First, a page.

A 6-month moratorium on public murals in the city of Sanford received a cold shoulder from elected officials.
City staff proposed the moratorium to allow Sanford’s recently created Public Arts Commission to develop an ordinance outlining guidelines for public art and murals.
But Mayor Jeff Triplett said the moratorium sends the wrong message. Triplett said the city commission created the Public Arts Commission to create an art-friendly community. A moratorium would send the wrong message.
“It’s not who we are, we want to promote art,” Triplett said.
Furthermore, Triplett said the moratorium is aimed at one man: Jeff Sonksen, the artist who has gained fame for his “Paint the Trail” artwork along the Seminole County Trail between Lake Mary and Longwood.
Sonksen has provided changing public murals featuring local events next to the Sanford Welcome Center for about a year. He has also painted murals on privately-owned buildings on Sanford Avenue, including one vacant, dilapidated building the owner and plans to tear down.
No other artist is painting murals for public viewing in Sanford.
“Why does this need to be a formal thing?” Triplett said after Monday’s public hearing. “It’s a typical government over-reach. Why are we writing an ordinance calling for a moratorium against one guy when we can make a phone call and have a discussion with the artist? It’s like calling the cops when your neighbor plays the music too loud. Go next door and ask him to turn it down.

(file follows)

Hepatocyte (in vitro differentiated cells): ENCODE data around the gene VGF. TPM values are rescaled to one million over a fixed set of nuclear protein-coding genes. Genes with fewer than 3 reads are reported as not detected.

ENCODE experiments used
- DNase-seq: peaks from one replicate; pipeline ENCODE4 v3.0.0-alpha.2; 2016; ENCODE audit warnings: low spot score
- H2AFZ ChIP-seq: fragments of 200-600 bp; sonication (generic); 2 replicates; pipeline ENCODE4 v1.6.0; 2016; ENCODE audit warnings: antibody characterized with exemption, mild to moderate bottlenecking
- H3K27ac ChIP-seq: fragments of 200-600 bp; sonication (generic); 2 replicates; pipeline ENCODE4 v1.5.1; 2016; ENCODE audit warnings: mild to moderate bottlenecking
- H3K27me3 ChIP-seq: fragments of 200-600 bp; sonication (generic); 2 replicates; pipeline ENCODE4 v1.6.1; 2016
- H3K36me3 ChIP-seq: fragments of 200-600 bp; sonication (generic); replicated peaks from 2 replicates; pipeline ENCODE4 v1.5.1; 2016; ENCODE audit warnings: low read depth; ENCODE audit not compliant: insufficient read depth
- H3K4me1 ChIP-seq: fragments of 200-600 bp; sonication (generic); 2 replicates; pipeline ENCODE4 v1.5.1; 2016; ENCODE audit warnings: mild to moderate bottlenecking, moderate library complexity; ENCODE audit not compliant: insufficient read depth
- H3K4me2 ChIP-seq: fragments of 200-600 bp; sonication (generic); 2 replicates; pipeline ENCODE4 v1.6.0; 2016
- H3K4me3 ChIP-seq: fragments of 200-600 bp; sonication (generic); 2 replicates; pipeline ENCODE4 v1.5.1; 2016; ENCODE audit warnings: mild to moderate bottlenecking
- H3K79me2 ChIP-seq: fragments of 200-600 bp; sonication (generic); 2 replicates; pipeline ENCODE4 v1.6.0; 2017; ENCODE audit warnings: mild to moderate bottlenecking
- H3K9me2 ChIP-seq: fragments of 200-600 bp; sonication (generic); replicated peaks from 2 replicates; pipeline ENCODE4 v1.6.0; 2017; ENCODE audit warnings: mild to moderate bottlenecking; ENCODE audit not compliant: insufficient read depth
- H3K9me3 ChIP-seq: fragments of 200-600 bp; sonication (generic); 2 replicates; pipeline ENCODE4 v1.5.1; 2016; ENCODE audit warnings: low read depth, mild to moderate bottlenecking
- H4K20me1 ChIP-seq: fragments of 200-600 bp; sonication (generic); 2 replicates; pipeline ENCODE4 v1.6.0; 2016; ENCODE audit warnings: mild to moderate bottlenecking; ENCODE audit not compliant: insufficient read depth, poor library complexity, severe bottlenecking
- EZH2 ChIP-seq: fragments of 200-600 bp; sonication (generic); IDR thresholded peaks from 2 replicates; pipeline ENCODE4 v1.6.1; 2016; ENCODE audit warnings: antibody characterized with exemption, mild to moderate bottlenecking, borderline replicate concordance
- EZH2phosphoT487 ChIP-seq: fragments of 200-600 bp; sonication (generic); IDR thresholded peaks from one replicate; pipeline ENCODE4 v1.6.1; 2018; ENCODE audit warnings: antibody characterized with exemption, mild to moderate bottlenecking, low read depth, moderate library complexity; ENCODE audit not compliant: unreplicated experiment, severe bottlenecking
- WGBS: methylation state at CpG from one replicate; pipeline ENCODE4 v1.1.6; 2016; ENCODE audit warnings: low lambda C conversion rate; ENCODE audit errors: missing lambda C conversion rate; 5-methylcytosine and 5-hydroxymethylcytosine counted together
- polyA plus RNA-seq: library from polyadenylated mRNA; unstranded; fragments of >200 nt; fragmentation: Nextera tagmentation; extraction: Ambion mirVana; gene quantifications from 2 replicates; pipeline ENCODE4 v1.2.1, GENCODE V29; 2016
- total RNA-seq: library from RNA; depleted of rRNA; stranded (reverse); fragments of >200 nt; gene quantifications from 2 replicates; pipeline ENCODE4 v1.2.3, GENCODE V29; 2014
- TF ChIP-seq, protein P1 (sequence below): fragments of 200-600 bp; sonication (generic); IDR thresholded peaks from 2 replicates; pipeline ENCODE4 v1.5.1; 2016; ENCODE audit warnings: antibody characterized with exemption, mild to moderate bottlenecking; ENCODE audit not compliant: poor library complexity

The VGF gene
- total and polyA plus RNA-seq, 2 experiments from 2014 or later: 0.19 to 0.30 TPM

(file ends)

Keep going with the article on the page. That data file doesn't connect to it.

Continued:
Triplett said he talked with Sonksen, who has agreed not to do any more murals. In fact, Sonken agrees there needs to be guidelines for public art.
“I have rules for the trail art, obviously a city should have rules as well,” said Sonksen his Facebook page Paint the Trail.
Sonksen admits he has been doing murals around town to “irritate” city staff, specifically Historic Preservation Officer Christine Dalton.
But the genesis for his beef with Dalton is her delay in creating guidelines for public art. In fact, Sonksen said he spoke with Dalton about doing a mural on a privately-owned space more than two years ago. He even attended a public meeting at her request to promote the idea, but Dalton never returned his emails.
“It shouldn’t take 2 years to put a mural program in place,” Sonksen said. Triplett had the same complaint.
“I’ve been asking for a mural program for 4 years. What’s taking so long? And why is it now time for a moratorium?”
Given his interaction with Dalton, Sonksen said he fears the Public Art Commission will kill creativity in Sanford.
“I just have a feeling that the preservation lady (Dalton) and her squad will make painting a mural a long, slow, pain-in-the-ass process, resulting in lack of interest,” Sonksen wrote in a Facebook.
The moratorium idea is not completely dead. District 1 Commissioner Art Woodruff was successful in getting the matter tabled until the April 11th meeting. Woodruff said he wants to see how much progress the Public Arts Commission makes, and if there are other issues.
District 2 Commissioner Velma Williams said delaying the matter would be of little use.
“You can continue it for 4 weeks, but it’s not going to change my opinion. I don’t believe a moratorium is called for,” said Williams.